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A Matter of Honor by Ann Wilson

Produced by Al Haines

+------------------------------------------------------+ | This work is licenced under a Creative Commons | | Attribution-Non-Commercial-No Derivative Works 3.0 | | Licence. | | | | http://creativecommons.org/licenses/by-nc-nd/3.0/ | +------------------------------------------------------+

A MATTER OF HONOR

A Terran Empire novel

by Ann Wilson

Copyright (C) 1992 by Ann Wilson

I

Irschcha, 2569 CE

Chaos take those Imperial schools anyway!

It was all their fault, Thark growled to himself, increasing his pace as the sleek lines of his ship came into view. Not even the prospect of flying the Prowler lightened his mood this time. The Chaos-loving schools had done too much! They were fine for the unTalented, like humans and now Traiti, but they had probably precipitated a disaster here on Irschcha. Their damnable stress on Imperial rather than planetary allegiance was to blame; it had deprived him of the strongest Talent to appear in many years, Corina Losinj--and it would cost Corina her life soon, if it hadn't already.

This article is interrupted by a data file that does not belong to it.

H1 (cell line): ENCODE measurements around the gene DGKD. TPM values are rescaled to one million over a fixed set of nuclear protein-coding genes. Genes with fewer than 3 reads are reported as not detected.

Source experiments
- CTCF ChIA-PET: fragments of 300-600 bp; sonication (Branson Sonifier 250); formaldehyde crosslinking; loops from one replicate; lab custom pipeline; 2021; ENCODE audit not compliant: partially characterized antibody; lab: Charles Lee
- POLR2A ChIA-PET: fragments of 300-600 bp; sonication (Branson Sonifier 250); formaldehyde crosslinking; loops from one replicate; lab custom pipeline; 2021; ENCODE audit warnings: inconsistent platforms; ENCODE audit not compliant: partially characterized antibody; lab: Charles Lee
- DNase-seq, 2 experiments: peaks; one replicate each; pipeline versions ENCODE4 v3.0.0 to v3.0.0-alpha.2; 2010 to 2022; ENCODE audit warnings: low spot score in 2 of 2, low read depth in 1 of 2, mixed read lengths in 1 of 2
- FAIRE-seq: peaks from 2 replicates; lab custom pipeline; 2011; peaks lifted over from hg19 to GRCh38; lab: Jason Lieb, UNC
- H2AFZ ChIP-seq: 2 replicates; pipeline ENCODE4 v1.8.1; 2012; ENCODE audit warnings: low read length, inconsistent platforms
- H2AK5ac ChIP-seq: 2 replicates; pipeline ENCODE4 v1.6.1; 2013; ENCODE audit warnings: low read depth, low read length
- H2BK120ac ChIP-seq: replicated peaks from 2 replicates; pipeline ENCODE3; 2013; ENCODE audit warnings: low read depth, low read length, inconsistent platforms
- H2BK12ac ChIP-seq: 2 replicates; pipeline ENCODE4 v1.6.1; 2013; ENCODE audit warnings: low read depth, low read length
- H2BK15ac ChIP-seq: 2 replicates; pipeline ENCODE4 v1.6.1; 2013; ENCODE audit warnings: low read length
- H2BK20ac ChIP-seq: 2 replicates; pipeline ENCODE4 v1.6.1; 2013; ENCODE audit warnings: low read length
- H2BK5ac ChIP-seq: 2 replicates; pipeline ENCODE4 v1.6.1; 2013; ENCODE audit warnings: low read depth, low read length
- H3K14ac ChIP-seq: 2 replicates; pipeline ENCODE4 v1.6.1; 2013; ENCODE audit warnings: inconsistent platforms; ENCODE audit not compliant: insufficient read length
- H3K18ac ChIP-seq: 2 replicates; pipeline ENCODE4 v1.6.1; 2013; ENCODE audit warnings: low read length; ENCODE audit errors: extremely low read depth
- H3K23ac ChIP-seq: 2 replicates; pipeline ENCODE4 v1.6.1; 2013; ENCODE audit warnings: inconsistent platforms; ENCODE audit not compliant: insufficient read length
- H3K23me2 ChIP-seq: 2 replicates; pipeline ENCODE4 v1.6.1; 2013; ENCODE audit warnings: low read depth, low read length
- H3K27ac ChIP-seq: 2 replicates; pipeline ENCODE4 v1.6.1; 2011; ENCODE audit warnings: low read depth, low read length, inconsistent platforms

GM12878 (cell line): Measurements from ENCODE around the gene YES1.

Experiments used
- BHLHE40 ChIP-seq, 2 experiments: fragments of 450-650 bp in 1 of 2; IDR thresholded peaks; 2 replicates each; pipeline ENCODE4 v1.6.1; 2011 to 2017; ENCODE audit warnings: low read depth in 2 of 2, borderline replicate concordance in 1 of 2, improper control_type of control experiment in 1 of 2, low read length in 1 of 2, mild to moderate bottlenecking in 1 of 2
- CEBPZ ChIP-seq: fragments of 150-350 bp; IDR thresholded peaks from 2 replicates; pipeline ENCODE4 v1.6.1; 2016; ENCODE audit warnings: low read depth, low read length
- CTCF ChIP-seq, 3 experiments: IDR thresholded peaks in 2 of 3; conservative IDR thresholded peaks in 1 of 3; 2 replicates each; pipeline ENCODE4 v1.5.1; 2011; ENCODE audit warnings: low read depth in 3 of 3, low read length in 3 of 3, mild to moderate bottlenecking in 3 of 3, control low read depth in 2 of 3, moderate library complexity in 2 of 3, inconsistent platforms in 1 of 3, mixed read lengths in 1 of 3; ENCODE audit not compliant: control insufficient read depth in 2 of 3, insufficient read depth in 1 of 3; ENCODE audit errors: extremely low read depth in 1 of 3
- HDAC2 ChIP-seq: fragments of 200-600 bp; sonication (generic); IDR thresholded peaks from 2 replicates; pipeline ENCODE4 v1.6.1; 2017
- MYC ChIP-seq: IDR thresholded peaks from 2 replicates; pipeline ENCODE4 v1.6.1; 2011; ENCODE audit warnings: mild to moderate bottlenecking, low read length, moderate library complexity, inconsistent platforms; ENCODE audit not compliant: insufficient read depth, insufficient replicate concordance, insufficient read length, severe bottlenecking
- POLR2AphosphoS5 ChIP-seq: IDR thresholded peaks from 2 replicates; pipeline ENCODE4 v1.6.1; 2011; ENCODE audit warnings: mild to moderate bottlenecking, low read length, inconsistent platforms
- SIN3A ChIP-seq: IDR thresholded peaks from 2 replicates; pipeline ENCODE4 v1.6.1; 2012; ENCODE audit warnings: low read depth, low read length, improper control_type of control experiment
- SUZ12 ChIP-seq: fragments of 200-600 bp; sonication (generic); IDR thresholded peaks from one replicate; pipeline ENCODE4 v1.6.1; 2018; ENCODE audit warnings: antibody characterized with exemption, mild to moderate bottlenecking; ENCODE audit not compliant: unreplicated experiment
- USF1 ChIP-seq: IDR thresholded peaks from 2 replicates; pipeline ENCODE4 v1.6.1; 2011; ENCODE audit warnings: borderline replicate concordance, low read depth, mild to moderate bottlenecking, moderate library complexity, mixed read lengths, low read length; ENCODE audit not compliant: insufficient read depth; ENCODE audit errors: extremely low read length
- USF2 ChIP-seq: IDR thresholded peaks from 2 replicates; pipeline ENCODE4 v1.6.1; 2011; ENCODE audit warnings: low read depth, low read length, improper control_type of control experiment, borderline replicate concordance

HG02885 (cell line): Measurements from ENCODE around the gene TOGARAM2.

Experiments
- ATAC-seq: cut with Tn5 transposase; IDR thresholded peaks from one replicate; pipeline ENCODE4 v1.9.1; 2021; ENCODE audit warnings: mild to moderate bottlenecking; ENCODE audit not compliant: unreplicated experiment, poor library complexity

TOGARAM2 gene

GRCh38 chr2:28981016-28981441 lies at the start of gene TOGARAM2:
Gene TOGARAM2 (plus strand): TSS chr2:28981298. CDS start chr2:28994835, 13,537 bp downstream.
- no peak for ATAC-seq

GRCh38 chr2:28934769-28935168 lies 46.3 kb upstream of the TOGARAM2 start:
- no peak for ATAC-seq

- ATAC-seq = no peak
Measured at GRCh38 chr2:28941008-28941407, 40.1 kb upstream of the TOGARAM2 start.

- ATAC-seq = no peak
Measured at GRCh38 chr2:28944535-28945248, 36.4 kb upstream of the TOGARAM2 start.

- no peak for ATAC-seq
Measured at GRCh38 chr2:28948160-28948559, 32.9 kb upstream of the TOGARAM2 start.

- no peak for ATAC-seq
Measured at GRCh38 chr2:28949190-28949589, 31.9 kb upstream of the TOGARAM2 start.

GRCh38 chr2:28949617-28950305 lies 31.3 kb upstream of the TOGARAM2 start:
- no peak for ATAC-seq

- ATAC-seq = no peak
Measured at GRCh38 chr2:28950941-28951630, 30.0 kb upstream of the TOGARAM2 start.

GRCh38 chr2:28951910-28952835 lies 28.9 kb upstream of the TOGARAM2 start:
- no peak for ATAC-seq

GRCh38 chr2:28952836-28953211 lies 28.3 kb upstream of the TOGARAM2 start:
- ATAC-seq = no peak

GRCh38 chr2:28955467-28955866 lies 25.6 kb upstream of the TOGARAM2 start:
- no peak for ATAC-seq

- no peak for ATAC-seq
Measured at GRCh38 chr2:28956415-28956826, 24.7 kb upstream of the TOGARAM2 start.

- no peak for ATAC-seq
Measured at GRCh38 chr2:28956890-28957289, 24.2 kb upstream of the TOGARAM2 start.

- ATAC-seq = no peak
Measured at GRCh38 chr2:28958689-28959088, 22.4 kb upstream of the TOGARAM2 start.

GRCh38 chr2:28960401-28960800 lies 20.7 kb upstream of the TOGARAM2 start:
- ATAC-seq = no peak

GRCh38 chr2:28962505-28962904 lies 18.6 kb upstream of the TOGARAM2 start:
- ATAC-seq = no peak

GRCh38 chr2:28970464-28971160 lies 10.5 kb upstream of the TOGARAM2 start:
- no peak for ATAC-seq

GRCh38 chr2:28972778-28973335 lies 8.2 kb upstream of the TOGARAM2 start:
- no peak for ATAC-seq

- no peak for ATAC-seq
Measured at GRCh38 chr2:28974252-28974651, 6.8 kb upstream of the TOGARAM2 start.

He was practically running toward his small ship now, dignity forgotten in the need for haste. "Dammit all to hell!" he burst out, the human curse seeming oddly appropriate under the circumstances. If the Terran Empire hadn't discovered Irschcha for another century, or if Chear hadn't chosen to affiliate with it, none of this would have had to happen.

As Thark neared the ship, he forced his thoughts and emotions under control, away from such useless speculations. He was High Adept of the White Order now, not Chear, and it was up to him to correct Chear's error. His calm voice did not betray his feelings when he returned the salute of the gray-kilted Sanctioner standing at the foot of the boarding ramp.

"Greetings, Master Thark," the Sanctioner said.

"Greetings, Underofficer Jamar. What is Prowler's status?"

"Senior Adepts Valla and Kainor are already on board, as is the rest of my squad. The ship is ready for takeoff."

"Excellent," Thark said. "Then we leave immediately. We have no time to waste." He hurried up the ramp into the ship.

Jamar followed, stopping to raise the ramp and close the lock. Thark went on to the cockpit and secured himself in the pilot's seat, scanning his instrumentation. He was an accomplished pilot, and rather to his surprise he found that the pre-liftoff routine did ease his mood, even under such unpleasant circumstances.


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